Lock down your Wi-Fi router

Whether you have DSL, cable or satellite Internet service, there is a box at the end of the wire that allows you to be online. In that box you may have a modem and/or a router with Wi-Fi. The modem allows a computer to talk to the network. The router works as a traffic cop sending the correct messages to different computers. Wi-Fi changes those signals into radio waves for your laptop, cell phone, tablet or Wi-Fi-enabled devices like printers. Just as Wi-Fi allows you to use devices away from the box, it also creates a way for bad guys to get into your computer through that same box.

Today we are going to talk about making that box harder to hack. You can do all this in about 10 minutes in one sitting at your computer.

Locking down your Wi-Fi

  1. Change the name of your Wi-Fi router

In order to find your Wi-Fi network, it has to announce its name to the world. You have seen this in a restaurant or hotel. When you turn on a Wi-Fi-enabled device, you see a lot of networks: “Linksys,” “Netgear,” “ATT,” etc. If the bad guys know what kind of network box it is, they already know a great deal about hacking it. So use your manual or Google “change my router’s name” and give it another one. Do not use your name or your address or phone number. Use something you will recognize when you are trying to find it, like the name of a car or shoe brand. One trick is to name your router the name of another router brand so a hacker will waste time using the wrong hacks trying to get into yours.

  1. Turn on passwords and change from the default

Everyone loves open Wi-Fi. It is a nice thing to do for your neighbors, the neighborhood kids after school and that weird guy in the 1999 Pontiac Lemans who parks across the street from your house for two hours every evening. It is also setting you up for hackers, freeloaders and people who want to do illegal things without it being traced back to them.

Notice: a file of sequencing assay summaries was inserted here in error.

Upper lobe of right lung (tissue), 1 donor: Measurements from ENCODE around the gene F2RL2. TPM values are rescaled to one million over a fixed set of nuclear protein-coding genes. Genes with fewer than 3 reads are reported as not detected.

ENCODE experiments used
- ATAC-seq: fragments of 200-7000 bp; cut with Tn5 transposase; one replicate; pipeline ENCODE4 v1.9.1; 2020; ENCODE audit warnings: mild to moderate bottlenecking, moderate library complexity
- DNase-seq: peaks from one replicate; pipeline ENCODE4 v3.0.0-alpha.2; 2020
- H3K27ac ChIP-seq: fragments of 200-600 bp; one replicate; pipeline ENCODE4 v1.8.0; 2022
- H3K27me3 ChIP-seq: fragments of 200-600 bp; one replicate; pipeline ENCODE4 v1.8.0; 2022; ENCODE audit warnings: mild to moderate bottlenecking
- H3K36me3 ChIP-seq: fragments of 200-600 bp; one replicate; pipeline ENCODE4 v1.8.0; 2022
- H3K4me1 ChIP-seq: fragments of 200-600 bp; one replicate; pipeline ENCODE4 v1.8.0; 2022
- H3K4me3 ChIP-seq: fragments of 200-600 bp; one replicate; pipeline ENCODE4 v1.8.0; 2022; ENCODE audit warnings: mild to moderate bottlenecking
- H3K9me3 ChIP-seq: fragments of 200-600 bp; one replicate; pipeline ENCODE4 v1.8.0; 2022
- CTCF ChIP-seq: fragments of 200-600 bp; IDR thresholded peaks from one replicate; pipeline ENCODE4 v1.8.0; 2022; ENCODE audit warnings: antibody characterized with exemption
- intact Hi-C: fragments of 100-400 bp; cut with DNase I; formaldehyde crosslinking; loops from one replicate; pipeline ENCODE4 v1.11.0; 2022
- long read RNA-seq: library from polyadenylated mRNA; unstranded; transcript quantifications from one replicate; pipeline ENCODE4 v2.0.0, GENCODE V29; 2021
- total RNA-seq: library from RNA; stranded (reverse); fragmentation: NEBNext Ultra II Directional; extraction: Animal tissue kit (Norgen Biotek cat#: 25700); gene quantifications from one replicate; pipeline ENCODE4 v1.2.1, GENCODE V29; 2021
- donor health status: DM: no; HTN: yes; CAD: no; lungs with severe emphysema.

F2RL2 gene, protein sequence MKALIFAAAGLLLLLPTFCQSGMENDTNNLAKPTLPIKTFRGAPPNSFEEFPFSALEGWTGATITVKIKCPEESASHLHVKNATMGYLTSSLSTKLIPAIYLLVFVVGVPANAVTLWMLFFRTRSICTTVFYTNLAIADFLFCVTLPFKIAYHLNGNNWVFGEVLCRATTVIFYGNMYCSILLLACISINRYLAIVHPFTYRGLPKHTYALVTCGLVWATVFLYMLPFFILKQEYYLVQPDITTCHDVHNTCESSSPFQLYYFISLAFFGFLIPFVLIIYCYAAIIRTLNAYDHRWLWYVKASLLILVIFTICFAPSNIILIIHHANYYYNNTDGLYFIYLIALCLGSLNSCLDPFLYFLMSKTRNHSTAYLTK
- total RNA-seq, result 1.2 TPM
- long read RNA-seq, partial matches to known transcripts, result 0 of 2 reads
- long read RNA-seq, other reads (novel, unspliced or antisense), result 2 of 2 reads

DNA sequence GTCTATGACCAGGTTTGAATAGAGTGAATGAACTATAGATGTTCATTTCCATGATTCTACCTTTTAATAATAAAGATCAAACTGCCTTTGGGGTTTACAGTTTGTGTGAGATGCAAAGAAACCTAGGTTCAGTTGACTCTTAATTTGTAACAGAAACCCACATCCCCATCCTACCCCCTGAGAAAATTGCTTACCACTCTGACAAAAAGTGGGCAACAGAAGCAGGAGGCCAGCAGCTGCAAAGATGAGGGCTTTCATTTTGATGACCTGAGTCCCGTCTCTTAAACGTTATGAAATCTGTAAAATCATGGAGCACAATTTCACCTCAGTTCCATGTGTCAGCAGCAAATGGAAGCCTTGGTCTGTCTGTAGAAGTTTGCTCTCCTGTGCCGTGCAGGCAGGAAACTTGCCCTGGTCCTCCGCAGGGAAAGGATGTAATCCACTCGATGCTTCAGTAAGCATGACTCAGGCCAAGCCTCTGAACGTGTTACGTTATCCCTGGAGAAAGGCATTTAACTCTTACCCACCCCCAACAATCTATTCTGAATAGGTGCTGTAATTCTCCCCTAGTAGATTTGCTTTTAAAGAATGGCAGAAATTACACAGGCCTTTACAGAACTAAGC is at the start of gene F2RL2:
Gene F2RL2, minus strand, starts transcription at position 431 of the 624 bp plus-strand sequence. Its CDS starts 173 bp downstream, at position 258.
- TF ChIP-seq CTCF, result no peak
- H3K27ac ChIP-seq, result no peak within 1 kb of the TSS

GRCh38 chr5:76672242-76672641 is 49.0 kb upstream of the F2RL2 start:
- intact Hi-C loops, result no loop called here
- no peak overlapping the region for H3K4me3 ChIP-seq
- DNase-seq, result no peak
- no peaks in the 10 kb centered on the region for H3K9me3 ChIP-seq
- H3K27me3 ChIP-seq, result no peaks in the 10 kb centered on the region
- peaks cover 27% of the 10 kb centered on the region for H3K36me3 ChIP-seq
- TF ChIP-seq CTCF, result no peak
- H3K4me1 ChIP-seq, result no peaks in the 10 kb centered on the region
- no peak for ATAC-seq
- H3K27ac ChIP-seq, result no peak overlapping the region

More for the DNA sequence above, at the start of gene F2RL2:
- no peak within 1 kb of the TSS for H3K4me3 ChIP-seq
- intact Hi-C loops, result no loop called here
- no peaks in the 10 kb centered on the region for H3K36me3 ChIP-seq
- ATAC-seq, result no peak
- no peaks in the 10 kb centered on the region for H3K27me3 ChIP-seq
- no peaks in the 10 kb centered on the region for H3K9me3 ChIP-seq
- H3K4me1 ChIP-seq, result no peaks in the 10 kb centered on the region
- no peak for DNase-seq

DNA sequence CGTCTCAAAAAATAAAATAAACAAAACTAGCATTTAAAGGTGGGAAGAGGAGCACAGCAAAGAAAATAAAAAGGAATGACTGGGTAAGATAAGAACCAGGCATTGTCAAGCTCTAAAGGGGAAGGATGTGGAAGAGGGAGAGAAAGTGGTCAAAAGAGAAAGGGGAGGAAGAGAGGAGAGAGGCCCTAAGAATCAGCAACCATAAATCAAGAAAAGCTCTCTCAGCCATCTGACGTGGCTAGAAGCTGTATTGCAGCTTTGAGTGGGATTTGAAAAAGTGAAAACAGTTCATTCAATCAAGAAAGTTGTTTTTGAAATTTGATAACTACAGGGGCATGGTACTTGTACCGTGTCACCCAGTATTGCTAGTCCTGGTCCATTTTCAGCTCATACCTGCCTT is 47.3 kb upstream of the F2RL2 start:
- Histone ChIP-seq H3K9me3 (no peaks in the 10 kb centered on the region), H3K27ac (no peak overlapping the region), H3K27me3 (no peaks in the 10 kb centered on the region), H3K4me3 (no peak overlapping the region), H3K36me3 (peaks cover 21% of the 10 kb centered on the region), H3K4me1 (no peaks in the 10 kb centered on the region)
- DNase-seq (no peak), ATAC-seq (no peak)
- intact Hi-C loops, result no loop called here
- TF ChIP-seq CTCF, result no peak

Do you think the guy who downloads kiddy porn is going to do it from his own Wi-Fi? Turn on passwords and change the password from the default password which every hacker knows (Linksys is usually “admin,” the phone company uses a telephone number, etc). Use a strong password as we discussed last week with upper and lowercase letters, numbers and include punctuation.

  1. Change the login name

How do you change your password? With your login. What is the login? Whatever the company default is. Linksys usually uses “admin.” Are you seeing a pattern here? The hacker who knows your login can change your password. So make sure your login is different than your password and uses upper and lowercase letters, numbers and some punctuation.

Turn off WAN administration

WAN is a feature that allows you to change your router settings remotely, say when you are on vacation. It also allows a bad guy to change your router settings remotely, say when you are on vacation. Turn it off unless you know you need it.

  1. Turn on encryption

Because Wi-Fi is radio waves, its signals can be picked up by any receiver. Bad guys can see what you are sending back and forth. Most modern routers have encryption to prevent that, but you have to turn it on and set it up with each of your devices so they can talk to each other over this encrypted line. Use WPA2 (Wi-Fi Protected Access II) if you have the choice. But it is always important to remember that any encryption is better than none. You will give it a password—you know the rules by now. Then when you log on with your laptop or tablet you will give it the password. After that your device will remember it for you.

  1. Turn off UPnP (Universal Plug and Play)

If you have gamers in the family they may object to this, but there is a way they can limit the feature and use this safely. But for most of us it is a bad thing to leave on. This feature can allow malware from an infected computer to infect all the other computers using the same Wi-Fi network.

  1. Turn off WPS

This is that “push one button” set up feature that makes connecting devices super easy. However, this feature is broken so we have to stop using it.

Suggestion for the week: find your router manual and lock down your Wi-Fi with these seven steps. Let me know how it goes.

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